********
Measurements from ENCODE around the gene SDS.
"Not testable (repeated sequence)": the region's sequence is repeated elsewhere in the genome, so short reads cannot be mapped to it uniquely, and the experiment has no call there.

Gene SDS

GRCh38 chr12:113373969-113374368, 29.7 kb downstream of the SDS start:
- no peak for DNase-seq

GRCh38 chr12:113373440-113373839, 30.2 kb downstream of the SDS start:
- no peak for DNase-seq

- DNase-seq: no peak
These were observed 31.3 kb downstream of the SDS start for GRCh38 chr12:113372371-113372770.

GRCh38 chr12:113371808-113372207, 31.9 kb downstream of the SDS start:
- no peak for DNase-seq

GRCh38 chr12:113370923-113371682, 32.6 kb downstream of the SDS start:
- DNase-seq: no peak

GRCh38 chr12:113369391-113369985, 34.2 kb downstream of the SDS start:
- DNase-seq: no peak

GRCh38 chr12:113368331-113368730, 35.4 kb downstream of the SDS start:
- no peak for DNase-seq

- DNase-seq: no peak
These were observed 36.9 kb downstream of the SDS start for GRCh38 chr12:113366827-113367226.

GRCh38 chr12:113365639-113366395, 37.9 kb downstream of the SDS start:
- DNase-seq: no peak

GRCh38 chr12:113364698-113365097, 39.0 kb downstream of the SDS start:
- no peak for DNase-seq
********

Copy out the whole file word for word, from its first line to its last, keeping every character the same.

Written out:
Measurements from ENCODE around the gene SDS.
"Not testable (repeated sequence)": the region's sequence is repeated elsewhere in the genome, so short reads cannot be mapped to it uniquely, and the experiment has no call there.

Gene SDS

GRCh38 chr12:113373969-113374368, 29.7 kb downstream of the SDS start:
- no peak for DNase-seq

GRCh38 chr12:113373440-113373839, 30.2 kb downstream of the SDS start:
- no peak for DNase-seq

- DNase-seq: no peak
These were observed 31.3 kb downstream of the SDS start for GRCh38 chr12:113372371-113372770.

GRCh38 chr12:113371808-113372207, 31.9 kb downstream of the SDS start:
- no peak for DNase-seq

GRCh38 chr12:113370923-113371682, 32.6 kb downstream of the SDS start:
- DNase-seq: no peak

GRCh38 chr12:113369391-113369985, 34.2 kb downstream of the SDS start:
- DNase-seq: no peak

GRCh38 chr12:113368331-113368730, 35.4 kb downstream of the SDS start:
- no peak for DNase-seq

- DNase-seq: no peak
These were observed 36.9 kb downstream of the SDS start for GRCh38 chr12:113366827-113367226.

GRCh38 chr12:113365639-113366395, 37.9 kb downstream of the SDS start:
- DNase-seq: no peak

GRCh38 chr12:113364698-113365097, 39.0 kb downstream of the SDS start:
- no peak for DNase-seq